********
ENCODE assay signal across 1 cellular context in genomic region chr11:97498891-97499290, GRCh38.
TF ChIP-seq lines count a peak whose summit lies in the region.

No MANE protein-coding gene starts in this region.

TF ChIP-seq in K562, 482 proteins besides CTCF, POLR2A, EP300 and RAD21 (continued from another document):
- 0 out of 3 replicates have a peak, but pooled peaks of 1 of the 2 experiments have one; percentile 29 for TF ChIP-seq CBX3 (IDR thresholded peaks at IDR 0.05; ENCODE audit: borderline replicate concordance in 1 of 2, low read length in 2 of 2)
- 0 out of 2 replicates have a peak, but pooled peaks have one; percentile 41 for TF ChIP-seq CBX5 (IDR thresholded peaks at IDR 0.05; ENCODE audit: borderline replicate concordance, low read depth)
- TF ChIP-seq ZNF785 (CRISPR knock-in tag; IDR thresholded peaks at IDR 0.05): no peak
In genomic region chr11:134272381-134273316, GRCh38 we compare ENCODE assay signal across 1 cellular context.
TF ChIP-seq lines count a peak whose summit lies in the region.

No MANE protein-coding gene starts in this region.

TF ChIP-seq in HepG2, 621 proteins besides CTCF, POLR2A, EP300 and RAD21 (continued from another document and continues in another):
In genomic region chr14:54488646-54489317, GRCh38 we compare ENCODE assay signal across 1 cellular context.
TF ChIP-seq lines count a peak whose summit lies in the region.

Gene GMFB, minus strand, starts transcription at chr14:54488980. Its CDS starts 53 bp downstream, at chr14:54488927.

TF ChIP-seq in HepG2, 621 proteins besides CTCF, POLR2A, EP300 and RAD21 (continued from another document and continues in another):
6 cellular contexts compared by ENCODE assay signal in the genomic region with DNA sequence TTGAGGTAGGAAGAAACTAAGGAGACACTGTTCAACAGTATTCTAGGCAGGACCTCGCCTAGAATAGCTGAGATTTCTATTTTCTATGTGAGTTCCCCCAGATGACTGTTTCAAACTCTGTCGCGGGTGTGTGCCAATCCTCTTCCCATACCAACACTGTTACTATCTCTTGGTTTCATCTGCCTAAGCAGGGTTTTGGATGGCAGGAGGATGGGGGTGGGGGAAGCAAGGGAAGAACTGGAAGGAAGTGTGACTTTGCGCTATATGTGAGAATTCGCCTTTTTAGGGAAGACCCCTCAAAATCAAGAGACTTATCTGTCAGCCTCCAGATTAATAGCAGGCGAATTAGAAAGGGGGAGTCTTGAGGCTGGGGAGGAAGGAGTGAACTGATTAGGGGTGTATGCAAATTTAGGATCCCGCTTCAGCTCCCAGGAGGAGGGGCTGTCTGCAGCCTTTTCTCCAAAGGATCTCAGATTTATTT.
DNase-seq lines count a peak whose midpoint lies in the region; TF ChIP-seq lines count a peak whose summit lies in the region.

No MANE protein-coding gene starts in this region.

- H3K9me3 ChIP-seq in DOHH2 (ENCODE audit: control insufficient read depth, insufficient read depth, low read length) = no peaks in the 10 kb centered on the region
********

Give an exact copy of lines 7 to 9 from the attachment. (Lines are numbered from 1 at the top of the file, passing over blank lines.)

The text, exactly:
- TF ChIP-seq ZNF785 (CRISPR knock-in tag; IDR thresholded peaks at IDR 0.05): no peak
In genomic region chr11:134272381-134273316, GRCh38 we compare ENCODE assay signal across 1 cellular context.
TF ChIP-seq lines count a peak whose summit lies in the region.